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In order to make this fast, we need to know the filter information, and sort order when we ask for the data. With SQL we can simply add WHERE clauses and ORDER BY clauses to the basic SELECT statement. But these are only useful if we can have indexes on the relevant data.
 
In order to make this fast, we need to know the filter information, and sort order when we ask for the data. With SQL we can simply add WHERE clauses and ORDER BY clauses to the basic SELECT statement. But these are only useful if we can have indexes on the relevant data.
  
This is made more default because Gramps uses a hierarchical representation of data. For example, we might wish to have the People data sorted by "surname, given" of the primary_name. But that information is actually in:
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This is made more difficult because Gramps uses a hierarchical representation of data. For example, we might wish to have the People data sorted by "surname, given" of the primary_name. But that information is actually in:
  
 
* person.primary_name.surname_list[0].surname
 
* person.primary_name.surname_list[0].surname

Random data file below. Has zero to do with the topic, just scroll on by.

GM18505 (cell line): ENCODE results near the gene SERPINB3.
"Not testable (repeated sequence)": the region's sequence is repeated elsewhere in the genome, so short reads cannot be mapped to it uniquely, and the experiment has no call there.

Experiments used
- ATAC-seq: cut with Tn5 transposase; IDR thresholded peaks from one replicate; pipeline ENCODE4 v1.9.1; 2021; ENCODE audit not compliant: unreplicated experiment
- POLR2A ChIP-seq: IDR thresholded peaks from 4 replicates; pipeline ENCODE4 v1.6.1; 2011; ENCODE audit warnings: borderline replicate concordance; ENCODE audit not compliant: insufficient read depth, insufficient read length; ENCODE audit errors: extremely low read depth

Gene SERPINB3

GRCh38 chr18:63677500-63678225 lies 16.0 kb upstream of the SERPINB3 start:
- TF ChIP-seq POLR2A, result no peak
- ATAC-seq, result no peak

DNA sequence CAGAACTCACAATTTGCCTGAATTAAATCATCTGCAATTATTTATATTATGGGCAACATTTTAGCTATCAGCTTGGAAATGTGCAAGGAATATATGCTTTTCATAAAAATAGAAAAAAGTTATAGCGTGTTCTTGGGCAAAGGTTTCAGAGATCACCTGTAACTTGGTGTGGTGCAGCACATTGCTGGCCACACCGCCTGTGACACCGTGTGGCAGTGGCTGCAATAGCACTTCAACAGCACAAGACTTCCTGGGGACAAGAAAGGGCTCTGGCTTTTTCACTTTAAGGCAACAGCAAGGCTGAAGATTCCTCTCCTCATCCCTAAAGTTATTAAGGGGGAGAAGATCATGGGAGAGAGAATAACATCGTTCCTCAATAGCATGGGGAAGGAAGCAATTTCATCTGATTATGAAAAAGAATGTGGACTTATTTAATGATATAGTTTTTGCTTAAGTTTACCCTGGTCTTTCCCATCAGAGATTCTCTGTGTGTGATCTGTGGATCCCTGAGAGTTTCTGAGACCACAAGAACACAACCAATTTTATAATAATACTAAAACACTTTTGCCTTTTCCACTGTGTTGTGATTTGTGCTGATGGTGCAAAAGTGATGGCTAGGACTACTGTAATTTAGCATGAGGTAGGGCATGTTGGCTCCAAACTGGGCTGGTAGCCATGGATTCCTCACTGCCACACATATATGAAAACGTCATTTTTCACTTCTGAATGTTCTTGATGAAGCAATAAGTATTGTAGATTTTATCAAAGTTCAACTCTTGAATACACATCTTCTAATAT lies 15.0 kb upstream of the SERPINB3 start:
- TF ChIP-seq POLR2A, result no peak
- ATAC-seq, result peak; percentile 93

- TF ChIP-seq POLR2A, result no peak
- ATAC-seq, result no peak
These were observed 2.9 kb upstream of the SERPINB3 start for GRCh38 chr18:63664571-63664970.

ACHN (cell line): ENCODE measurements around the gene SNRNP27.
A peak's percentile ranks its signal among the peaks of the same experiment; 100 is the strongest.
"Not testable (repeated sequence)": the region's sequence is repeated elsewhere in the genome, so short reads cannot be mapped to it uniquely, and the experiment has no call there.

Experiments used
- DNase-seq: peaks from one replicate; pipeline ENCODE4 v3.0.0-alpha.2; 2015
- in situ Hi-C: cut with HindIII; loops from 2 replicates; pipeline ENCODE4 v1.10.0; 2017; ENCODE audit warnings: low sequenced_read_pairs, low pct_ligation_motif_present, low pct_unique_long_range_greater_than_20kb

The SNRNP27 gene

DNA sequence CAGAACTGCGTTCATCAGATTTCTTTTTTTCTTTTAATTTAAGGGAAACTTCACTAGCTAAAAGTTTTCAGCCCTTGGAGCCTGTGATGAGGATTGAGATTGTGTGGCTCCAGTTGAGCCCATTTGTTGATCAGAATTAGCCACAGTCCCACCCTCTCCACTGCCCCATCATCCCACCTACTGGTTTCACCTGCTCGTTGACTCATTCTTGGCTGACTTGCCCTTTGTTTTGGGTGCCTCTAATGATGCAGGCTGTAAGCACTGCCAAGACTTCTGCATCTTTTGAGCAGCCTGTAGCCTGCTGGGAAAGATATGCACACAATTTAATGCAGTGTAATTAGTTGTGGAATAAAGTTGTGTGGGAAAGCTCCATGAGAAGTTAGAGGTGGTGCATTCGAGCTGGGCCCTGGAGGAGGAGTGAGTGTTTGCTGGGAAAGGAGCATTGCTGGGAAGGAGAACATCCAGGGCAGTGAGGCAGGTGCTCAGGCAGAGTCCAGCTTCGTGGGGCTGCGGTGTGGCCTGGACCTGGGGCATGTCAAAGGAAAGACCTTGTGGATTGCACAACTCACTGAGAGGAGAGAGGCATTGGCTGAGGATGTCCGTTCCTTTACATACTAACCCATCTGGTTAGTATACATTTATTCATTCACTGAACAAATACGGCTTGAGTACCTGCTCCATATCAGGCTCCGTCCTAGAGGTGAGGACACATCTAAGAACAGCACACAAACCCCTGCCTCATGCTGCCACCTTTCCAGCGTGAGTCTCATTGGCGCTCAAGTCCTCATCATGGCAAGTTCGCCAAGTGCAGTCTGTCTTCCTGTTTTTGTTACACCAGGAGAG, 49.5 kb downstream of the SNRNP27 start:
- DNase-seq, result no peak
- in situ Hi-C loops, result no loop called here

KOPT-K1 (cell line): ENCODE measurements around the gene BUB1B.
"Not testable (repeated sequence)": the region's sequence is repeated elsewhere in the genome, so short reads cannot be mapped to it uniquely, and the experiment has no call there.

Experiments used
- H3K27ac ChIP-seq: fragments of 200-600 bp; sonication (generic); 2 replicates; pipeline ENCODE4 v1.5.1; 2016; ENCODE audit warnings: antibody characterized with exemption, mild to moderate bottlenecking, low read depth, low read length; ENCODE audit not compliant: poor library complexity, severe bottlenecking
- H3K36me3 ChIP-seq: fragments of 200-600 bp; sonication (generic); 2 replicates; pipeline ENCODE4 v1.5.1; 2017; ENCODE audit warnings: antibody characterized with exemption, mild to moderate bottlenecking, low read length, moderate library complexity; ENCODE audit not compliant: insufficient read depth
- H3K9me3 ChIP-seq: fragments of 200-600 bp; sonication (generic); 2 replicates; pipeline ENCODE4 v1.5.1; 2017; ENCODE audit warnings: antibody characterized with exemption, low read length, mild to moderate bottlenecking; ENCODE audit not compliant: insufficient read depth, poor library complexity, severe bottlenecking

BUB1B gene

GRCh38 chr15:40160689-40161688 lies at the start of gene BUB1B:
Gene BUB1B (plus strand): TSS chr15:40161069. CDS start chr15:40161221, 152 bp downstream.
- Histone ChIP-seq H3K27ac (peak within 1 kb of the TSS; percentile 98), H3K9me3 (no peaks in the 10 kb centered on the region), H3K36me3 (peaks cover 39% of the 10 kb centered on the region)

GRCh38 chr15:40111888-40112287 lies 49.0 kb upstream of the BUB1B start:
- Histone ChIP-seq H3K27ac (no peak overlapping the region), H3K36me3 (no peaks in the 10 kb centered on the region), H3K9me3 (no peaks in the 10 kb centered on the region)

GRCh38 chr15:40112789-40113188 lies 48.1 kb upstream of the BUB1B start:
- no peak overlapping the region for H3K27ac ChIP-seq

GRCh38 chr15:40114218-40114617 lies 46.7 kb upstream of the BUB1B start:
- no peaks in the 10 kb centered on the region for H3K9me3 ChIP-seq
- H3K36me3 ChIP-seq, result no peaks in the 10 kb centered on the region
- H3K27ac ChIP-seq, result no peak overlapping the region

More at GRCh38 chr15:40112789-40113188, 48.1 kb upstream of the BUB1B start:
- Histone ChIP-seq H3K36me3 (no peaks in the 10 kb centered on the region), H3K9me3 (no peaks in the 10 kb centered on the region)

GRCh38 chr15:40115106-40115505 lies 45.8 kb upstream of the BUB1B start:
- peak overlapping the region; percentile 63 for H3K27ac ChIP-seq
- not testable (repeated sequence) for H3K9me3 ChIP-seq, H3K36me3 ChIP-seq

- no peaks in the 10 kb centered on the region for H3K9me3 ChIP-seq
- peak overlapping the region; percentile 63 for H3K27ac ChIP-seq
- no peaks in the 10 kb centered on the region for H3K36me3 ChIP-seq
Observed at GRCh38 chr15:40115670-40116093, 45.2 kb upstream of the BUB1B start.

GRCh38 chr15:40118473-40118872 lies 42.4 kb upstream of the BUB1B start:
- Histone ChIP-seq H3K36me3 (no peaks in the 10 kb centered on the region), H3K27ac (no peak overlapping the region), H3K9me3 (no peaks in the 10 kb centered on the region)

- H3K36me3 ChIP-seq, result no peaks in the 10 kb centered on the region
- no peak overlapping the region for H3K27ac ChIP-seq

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respectively. We could make special fields for these, and special indexes. But it would be much more flexible if we could create a variety of ad hoc queries on the fly.
 
respectively. We could make special fields for these, and special indexes. But it would be much more flexible if we could create a variety of ad hoc queries on the fly.
  
The BSDDB datastore doesn't have any schema, which means that it has no idea of "gramps_id" or "primary_name" or any field. I've been working on adding a schema to primary objects for a few years. This makes possible the Database Differences Report, without having to write any field-specific code: the data knows its own structure.  
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The BSDDB datastore doesn't have any schema, which means that it has no idea of "gramps_id" or "primary_name" or any field. An idea of schema has been developed over the last few years. This makes possible the Database Differences Report, without having to write any field-specific code: the data knows its own structure.  
  
 
The schema idea has been augmented with additional methods based on the idea of "fields". Now, you can ask a person object:
 
The schema idea has been augmented with additional methods based on the idea of "fields". Now, you can ask a person object: